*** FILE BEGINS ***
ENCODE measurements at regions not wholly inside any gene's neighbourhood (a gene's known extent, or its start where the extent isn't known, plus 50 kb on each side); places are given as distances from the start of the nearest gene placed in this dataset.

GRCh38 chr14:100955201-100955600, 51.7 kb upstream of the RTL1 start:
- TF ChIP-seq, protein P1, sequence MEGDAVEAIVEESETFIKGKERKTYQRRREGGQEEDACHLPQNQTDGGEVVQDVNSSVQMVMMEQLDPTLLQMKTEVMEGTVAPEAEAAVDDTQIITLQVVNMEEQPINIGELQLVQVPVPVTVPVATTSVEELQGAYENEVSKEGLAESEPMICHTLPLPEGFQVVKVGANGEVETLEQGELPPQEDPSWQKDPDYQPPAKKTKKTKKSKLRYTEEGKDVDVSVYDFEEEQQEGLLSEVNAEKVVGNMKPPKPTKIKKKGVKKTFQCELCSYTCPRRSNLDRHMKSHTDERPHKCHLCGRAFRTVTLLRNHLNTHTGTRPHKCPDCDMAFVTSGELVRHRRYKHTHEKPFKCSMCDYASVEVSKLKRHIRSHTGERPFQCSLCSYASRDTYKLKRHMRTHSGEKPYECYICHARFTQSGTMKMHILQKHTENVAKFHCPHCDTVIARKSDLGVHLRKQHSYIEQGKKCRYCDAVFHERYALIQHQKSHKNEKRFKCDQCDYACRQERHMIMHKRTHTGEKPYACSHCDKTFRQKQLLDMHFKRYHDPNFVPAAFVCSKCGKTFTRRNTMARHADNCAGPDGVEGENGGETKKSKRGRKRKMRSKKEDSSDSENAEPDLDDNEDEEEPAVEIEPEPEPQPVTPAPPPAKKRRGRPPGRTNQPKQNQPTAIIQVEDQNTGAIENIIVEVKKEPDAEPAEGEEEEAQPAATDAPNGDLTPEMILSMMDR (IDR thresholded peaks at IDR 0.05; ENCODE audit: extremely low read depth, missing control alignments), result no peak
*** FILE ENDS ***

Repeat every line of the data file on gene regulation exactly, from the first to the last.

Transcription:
ENCODE measurements at regions not wholly inside any gene's neighbourhood (a gene's known extent, or its start where the extent isn't known, plus 50 kb on each side); places are given as distances from the start of the nearest gene placed in this dataset.

GRCh38 chr14:100955201-100955600, 51.7 kb upstream of the RTL1 start:
- TF ChIP-seq, protein P1, sequence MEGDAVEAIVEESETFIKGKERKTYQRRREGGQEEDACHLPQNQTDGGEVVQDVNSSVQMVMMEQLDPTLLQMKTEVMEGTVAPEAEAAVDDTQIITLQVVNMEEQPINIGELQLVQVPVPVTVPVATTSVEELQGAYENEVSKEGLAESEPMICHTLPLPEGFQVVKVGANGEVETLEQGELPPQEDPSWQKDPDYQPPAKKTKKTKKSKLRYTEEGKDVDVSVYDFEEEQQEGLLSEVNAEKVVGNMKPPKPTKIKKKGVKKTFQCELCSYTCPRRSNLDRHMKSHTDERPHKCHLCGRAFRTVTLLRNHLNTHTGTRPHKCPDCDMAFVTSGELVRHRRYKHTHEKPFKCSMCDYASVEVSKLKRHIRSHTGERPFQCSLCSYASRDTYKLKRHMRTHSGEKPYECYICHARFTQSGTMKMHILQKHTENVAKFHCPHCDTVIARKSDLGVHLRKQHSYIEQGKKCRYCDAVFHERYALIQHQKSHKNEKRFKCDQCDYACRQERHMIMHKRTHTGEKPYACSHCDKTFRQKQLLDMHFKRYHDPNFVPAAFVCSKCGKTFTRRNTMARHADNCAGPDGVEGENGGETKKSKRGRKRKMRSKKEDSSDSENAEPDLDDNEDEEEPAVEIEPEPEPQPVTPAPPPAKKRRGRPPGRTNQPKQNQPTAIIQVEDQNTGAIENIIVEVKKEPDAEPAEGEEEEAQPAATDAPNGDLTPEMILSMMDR (IDR thresholded peaks at IDR 0.05; ENCODE audit: extremely low read depth, missing control alignments), result no peak